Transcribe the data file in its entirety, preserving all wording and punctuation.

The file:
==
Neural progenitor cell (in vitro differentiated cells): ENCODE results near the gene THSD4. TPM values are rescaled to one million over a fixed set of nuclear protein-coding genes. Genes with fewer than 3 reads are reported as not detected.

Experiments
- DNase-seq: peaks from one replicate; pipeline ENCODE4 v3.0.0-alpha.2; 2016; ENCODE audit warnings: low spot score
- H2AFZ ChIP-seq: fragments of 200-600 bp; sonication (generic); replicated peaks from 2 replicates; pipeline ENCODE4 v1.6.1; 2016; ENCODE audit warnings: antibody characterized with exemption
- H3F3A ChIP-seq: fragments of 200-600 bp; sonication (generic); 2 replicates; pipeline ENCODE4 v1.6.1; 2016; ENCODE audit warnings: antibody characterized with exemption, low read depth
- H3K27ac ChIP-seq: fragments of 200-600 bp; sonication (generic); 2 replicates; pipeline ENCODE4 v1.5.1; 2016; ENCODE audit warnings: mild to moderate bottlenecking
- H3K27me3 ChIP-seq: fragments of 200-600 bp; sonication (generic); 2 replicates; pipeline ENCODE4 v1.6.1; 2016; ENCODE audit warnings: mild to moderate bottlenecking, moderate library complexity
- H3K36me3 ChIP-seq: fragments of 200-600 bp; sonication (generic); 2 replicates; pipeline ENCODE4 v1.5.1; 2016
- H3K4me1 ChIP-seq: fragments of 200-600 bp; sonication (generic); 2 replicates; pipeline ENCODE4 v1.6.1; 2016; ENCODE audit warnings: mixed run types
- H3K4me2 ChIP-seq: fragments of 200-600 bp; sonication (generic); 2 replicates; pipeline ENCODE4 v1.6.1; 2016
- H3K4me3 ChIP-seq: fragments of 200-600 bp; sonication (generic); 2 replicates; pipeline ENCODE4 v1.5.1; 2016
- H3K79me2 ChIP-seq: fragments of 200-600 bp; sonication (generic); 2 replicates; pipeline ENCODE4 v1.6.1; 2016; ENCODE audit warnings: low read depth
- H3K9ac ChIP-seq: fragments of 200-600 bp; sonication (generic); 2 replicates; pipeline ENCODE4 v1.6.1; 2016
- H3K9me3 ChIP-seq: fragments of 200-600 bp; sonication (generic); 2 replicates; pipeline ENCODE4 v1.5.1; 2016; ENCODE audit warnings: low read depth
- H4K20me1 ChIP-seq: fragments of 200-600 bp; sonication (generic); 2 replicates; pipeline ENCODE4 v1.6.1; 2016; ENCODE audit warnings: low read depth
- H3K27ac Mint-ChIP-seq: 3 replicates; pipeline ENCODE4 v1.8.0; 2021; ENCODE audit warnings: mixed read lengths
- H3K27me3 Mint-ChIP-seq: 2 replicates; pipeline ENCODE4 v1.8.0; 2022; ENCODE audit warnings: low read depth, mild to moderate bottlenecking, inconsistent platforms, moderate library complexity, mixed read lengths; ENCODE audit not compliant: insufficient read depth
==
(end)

Neural progenitor cell (in vitro differentiated cells): ENCODE results near the gene THSD4. TPM values are rescaled to one million over a fixed set of nuclear protein-coding genes. Genes with fewer than 3 reads are reported as not detected.

Experiments
- DNase-seq: peaks from one replicate; pipeline ENCODE4 v3.0.0-alpha.2; 2016; ENCODE audit warnings: low spot score
- H2AFZ ChIP-seq: fragments of 200-600 bp; sonication (generic); replicated peaks from 2 replicates; pipeline ENCODE4 v1.6.1; 2016; ENCODE audit warnings: antibody characterized with exemption
- H3F3A ChIP-seq: fragments of 200-600 bp; sonication (generic); 2 replicates; pipeline ENCODE4 v1.6.1; 2016; ENCODE audit warnings: antibody characterized with exemption, low read depth
- H3K27ac ChIP-seq: fragments of 200-600 bp; sonication (generic); 2 replicates; pipeline ENCODE4 v1.5.1; 2016; ENCODE audit warnings: mild to moderate bottlenecking
- H3K27me3 ChIP-seq: fragments of 200-600 bp; sonication (generic); 2 replicates; pipeline ENCODE4 v1.6.1; 2016; ENCODE audit warnings: mild to moderate bottlenecking, moderate library complexity
- H3K36me3 ChIP-seq: fragments of 200-600 bp; sonication (generic); 2 replicates; pipeline ENCODE4 v1.5.1; 2016
- H3K4me1 ChIP-seq: fragments of 200-600 bp; sonication (generic); 2 replicates; pipeline ENCODE4 v1.6.1; 2016; ENCODE audit warnings: mixed run types
- H3K4me2 ChIP-seq: fragments of 200-600 bp; sonication (generic); 2 replicates; pipeline ENCODE4 v1.6.1; 2016
- H3K4me3 ChIP-seq: fragments of 200-600 bp; sonication (generic); 2 replicates; pipeline ENCODE4 v1.5.1; 2016
- H3K79me2 ChIP-seq: fragments of 200-600 bp; sonication (generic); 2 replicates; pipeline ENCODE4 v1.6.1; 2016; ENCODE audit warnings: low read depth
- H3K9ac ChIP-seq: fragments of 200-600 bp; sonication (generic); 2 replicates; pipeline ENCODE4 v1.6.1; 2016
- H3K9me3 ChIP-seq: fragments of 200-600 bp; sonication (generic); 2 replicates; pipeline ENCODE4 v1.5.1; 2016; ENCODE audit warnings: low read depth
- H4K20me1 ChIP-seq: fragments of 200-600 bp; sonication (generic); 2 replicates; pipeline ENCODE4 v1.6.1; 2016; ENCODE audit warnings: low read depth
- H3K27ac Mint-ChIP-seq: 3 replicates; pipeline ENCODE4 v1.8.0; 2021; ENCODE audit warnings: mixed read lengths
- H3K27me3 Mint-ChIP-seq: 2 replicates; pipeline ENCODE4 v1.8.0; 2022; ENCODE audit warnings: low read depth, mild to moderate bottlenecking, inconsistent platforms, moderate library complexity, mixed read lengths; ENCODE audit not compliant: insufficient read depth